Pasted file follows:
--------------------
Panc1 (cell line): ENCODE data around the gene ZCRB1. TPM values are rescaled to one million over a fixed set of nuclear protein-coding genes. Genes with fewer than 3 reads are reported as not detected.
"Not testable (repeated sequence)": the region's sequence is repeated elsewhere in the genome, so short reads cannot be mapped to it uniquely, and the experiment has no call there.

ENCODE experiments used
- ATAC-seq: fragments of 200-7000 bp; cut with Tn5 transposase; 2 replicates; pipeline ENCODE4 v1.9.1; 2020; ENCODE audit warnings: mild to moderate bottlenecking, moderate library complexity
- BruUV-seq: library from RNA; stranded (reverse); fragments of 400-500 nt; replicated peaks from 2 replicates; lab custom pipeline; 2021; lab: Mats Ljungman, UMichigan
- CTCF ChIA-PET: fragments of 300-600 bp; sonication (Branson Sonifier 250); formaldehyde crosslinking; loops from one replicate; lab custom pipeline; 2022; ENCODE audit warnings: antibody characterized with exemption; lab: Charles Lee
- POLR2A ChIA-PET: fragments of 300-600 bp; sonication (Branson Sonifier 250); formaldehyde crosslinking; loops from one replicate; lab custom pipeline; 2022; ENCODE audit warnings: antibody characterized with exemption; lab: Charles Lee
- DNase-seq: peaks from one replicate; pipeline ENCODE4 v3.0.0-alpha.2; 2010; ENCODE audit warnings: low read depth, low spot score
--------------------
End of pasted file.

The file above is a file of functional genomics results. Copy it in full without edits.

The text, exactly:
Panc1 (cell line): ENCODE data around the gene ZCRB1. TPM values are rescaled to one million over a fixed set of nuclear protein-coding genes. Genes with fewer than 3 reads are reported as not detected.
"Not testable (repeated sequence)": the region's sequence is repeated elsewhere in the genome, so short reads cannot be mapped to it uniquely, and the experiment has no call there.

ENCODE experiments used
- ATAC-seq: fragments of 200-7000 bp; cut with Tn5 transposase; 2 replicates; pipeline ENCODE4 v1.9.1; 2020; ENCODE audit warnings: mild to moderate bottlenecking, moderate library complexity
- BruUV-seq: library from RNA; stranded (reverse); fragments of 400-500 nt; replicated peaks from 2 replicates; lab custom pipeline; 2021; lab: Mats Ljungman, UMichigan
- CTCF ChIA-PET: fragments of 300-600 bp; sonication (Branson Sonifier 250); formaldehyde crosslinking; loops from one replicate; lab custom pipeline; 2022; ENCODE audit warnings: antibody characterized with exemption; lab: Charles Lee
- POLR2A ChIA-PET: fragments of 300-600 bp; sonication (Branson Sonifier 250); formaldehyde crosslinking; loops from one replicate; lab custom pipeline; 2022; ENCODE audit warnings: antibody characterized with exemption; lab: Charles Lee
- DNase-seq: peaks from one replicate; pipeline ENCODE4 v3.0.0-alpha.2; 2010; ENCODE audit warnings: low read depth, low spot score